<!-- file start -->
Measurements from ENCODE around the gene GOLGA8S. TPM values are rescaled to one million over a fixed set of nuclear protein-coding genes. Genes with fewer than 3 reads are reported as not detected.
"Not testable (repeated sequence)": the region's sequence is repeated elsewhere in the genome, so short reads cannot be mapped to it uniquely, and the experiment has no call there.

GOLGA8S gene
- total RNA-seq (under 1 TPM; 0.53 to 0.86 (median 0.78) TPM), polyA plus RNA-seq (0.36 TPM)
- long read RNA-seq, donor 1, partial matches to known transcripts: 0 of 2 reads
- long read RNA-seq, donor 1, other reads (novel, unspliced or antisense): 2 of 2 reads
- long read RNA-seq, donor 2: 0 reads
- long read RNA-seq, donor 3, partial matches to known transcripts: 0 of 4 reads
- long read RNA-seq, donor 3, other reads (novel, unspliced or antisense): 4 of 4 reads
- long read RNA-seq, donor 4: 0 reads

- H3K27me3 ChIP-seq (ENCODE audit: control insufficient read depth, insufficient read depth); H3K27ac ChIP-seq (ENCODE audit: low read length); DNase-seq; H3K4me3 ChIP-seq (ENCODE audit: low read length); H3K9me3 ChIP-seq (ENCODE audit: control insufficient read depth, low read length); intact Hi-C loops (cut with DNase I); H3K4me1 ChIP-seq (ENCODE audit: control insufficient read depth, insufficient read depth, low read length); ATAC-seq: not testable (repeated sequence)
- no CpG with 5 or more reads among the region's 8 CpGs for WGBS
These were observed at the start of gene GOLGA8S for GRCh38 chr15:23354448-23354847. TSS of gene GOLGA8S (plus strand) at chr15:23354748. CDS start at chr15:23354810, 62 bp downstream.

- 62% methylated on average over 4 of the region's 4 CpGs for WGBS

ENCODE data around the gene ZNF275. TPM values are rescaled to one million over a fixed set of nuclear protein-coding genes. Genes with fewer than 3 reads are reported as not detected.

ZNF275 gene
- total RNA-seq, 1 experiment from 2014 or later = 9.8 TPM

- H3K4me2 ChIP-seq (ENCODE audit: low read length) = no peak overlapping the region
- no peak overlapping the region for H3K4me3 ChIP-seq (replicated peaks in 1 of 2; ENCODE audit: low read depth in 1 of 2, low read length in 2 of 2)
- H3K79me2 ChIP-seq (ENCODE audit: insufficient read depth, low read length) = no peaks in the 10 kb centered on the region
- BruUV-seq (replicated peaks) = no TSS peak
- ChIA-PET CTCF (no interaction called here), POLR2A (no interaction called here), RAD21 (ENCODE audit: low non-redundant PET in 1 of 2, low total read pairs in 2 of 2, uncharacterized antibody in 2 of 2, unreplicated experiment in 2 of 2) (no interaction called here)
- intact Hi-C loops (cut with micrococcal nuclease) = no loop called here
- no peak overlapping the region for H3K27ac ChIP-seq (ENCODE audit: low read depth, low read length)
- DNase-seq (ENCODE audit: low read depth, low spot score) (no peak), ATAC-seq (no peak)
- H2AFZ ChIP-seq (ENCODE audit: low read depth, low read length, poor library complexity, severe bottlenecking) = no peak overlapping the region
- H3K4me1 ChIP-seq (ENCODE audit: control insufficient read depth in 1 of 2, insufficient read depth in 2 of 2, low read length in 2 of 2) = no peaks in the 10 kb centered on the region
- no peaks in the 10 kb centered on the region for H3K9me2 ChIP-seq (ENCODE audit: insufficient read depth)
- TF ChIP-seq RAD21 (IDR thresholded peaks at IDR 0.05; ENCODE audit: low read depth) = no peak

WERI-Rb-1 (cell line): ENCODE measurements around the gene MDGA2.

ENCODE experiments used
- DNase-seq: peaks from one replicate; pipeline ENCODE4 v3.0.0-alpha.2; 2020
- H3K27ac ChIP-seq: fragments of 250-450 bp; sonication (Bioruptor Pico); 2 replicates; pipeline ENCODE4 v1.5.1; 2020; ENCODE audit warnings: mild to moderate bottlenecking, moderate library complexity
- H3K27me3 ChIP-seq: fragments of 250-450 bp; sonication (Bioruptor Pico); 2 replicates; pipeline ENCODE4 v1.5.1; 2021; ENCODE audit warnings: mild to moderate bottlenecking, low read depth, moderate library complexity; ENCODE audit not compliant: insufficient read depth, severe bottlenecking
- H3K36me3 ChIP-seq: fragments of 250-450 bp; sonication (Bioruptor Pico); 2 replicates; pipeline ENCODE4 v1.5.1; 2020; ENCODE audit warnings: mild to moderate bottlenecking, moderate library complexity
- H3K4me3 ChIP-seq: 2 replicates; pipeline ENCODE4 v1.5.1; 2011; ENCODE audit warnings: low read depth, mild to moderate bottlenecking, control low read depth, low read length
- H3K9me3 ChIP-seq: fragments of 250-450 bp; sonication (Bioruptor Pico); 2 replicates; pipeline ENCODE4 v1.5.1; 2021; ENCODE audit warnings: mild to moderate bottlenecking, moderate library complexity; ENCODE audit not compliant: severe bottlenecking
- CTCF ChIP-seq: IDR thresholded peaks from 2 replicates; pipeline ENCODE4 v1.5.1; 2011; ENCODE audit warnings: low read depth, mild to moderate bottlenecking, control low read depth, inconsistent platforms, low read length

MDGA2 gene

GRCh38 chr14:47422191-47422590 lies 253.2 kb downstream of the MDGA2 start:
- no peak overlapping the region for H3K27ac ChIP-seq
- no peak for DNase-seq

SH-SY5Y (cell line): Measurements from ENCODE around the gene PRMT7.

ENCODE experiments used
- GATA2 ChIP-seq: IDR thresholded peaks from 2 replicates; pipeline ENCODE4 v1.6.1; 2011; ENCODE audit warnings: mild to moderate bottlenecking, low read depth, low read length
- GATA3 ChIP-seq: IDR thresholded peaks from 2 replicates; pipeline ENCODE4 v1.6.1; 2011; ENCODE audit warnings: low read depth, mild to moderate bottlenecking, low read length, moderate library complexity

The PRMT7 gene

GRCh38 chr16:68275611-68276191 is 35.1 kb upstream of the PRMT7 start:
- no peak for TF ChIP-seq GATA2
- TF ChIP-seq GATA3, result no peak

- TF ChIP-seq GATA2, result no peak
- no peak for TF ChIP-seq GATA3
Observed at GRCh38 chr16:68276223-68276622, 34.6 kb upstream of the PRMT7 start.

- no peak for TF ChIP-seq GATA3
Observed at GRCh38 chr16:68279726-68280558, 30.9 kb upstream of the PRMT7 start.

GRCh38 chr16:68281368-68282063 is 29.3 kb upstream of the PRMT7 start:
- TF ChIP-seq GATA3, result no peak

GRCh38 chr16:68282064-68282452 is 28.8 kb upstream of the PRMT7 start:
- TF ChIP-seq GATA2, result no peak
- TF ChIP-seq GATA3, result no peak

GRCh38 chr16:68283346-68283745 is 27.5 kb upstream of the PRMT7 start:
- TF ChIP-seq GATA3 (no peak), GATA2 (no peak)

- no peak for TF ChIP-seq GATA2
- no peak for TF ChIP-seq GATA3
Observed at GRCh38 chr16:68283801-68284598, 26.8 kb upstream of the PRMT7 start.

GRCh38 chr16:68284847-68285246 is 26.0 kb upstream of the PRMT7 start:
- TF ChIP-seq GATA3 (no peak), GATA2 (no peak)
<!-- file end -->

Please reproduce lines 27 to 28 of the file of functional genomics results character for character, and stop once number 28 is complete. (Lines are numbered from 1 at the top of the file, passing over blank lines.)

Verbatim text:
- H3K4me1 ChIP-seq (ENCODE audit: control insufficient read depth in 1 of 2, insufficient read depth in 2 of 2, low read length in 2 of 2) = no peaks in the 10 kb centered on the region
- no peaks in the 10 kb centered on the region for H3K9me2 ChIP-seq (ENCODE audit: insufficient read depth)